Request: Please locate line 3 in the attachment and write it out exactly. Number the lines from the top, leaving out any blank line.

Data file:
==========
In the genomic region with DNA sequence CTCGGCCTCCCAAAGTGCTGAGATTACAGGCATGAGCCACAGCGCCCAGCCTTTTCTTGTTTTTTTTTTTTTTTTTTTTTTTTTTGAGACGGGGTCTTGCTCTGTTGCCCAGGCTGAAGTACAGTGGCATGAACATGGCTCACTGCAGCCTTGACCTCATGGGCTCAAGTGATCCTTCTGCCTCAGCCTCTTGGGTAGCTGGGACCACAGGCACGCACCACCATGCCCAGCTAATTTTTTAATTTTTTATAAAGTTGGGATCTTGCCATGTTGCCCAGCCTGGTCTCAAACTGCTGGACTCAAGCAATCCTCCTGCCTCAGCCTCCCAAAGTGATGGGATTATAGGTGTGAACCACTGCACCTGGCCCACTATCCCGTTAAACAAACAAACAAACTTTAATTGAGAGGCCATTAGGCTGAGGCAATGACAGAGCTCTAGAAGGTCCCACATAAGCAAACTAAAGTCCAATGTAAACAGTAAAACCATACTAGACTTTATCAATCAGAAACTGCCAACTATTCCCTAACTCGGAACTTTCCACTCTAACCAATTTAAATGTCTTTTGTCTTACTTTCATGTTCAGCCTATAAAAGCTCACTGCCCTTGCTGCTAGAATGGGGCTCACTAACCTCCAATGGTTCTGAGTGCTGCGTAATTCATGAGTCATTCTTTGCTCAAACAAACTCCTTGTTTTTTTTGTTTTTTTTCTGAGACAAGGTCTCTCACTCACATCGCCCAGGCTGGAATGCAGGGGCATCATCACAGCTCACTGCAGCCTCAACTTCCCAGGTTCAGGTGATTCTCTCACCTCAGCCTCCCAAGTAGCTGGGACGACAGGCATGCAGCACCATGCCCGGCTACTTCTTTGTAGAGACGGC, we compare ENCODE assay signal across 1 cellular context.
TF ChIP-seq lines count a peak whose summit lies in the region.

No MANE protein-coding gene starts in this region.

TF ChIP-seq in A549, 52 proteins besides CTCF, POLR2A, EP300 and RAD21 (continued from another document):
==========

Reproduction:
No MANE protein-coding gene starts in this region.